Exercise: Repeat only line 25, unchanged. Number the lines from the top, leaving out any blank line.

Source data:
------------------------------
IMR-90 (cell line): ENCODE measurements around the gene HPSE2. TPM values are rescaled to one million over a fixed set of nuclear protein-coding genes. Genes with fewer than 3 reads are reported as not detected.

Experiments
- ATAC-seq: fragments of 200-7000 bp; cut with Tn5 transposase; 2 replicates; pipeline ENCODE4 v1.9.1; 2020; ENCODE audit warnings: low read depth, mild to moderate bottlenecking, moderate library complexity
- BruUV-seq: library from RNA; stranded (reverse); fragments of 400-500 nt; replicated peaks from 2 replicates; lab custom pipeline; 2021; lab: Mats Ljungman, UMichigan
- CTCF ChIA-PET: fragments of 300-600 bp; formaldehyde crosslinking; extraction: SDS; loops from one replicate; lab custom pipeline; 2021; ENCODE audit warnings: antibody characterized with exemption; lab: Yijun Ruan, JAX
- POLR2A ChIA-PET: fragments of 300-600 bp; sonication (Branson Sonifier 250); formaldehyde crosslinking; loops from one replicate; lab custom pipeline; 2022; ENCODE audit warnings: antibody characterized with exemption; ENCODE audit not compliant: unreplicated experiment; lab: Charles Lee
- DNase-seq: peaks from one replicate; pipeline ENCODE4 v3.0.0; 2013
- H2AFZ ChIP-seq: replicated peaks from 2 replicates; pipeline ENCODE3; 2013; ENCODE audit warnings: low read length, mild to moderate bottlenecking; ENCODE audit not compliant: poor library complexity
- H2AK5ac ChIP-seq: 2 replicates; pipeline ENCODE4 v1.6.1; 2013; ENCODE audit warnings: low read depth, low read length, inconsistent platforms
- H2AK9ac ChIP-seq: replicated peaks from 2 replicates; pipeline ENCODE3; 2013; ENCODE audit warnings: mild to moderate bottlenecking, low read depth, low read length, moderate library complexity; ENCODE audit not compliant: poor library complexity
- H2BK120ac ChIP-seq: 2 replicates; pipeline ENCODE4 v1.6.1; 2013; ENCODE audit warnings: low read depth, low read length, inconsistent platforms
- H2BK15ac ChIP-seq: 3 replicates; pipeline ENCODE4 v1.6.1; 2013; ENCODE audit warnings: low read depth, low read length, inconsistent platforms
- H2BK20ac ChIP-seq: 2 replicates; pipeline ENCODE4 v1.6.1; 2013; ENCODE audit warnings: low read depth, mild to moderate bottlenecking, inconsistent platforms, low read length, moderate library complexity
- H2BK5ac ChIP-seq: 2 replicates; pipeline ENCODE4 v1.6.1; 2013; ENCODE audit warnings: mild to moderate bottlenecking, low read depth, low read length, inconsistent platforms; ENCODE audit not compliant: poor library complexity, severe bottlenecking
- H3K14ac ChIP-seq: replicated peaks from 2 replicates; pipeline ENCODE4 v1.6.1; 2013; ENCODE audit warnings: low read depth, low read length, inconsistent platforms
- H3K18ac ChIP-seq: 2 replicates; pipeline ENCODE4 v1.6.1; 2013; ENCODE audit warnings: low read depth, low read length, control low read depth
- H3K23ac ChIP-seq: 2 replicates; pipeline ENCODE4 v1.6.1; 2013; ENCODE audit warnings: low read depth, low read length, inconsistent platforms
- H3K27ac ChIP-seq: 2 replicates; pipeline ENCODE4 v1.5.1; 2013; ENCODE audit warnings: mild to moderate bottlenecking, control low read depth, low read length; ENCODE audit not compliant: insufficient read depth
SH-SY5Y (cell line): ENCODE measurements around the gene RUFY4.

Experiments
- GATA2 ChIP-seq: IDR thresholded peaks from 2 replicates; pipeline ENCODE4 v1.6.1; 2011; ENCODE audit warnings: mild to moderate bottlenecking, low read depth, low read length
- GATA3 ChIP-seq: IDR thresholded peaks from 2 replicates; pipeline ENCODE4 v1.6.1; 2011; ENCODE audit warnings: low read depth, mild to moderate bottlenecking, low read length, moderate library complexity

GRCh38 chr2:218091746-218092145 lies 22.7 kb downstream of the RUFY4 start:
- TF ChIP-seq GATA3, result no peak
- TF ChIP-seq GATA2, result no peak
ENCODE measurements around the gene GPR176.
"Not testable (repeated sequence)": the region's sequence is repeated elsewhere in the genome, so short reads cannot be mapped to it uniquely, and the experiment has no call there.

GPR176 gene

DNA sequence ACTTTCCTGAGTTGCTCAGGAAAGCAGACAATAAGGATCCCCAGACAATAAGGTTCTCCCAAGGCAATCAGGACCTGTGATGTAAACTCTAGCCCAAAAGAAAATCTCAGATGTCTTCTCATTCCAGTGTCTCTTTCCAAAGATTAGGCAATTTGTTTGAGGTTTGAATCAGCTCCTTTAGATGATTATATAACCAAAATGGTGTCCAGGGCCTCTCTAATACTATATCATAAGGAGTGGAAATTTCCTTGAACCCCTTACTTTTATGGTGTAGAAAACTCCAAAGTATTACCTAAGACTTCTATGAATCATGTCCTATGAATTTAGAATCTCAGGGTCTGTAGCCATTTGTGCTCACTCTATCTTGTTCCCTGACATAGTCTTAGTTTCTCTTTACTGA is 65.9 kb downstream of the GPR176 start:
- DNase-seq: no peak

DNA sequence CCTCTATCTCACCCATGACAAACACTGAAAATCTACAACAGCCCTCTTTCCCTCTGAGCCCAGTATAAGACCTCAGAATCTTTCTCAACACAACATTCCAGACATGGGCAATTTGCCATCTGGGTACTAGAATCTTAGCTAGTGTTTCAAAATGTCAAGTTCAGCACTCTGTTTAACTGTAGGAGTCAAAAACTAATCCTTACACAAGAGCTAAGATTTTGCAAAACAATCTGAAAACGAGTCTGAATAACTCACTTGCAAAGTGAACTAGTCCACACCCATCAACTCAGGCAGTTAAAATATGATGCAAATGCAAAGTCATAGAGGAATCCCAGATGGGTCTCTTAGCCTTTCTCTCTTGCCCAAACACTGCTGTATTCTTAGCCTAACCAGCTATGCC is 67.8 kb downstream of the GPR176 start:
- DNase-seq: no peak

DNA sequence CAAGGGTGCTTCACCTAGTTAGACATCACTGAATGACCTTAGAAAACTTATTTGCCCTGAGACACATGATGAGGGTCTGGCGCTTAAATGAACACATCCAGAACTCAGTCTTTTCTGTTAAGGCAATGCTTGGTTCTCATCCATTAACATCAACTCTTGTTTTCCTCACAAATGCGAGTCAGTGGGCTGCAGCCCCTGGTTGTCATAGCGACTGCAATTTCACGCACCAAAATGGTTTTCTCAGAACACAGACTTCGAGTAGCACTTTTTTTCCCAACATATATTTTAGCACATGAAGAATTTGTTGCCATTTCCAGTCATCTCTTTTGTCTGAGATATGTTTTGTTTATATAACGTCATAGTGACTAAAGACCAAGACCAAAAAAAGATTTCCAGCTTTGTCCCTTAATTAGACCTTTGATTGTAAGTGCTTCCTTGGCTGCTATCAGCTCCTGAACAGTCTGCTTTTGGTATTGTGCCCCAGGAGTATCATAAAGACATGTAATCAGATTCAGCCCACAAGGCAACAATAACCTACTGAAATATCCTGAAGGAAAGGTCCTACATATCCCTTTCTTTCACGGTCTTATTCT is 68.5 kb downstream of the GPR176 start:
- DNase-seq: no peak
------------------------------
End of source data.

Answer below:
- TF ChIP-seq GATA2, result no peak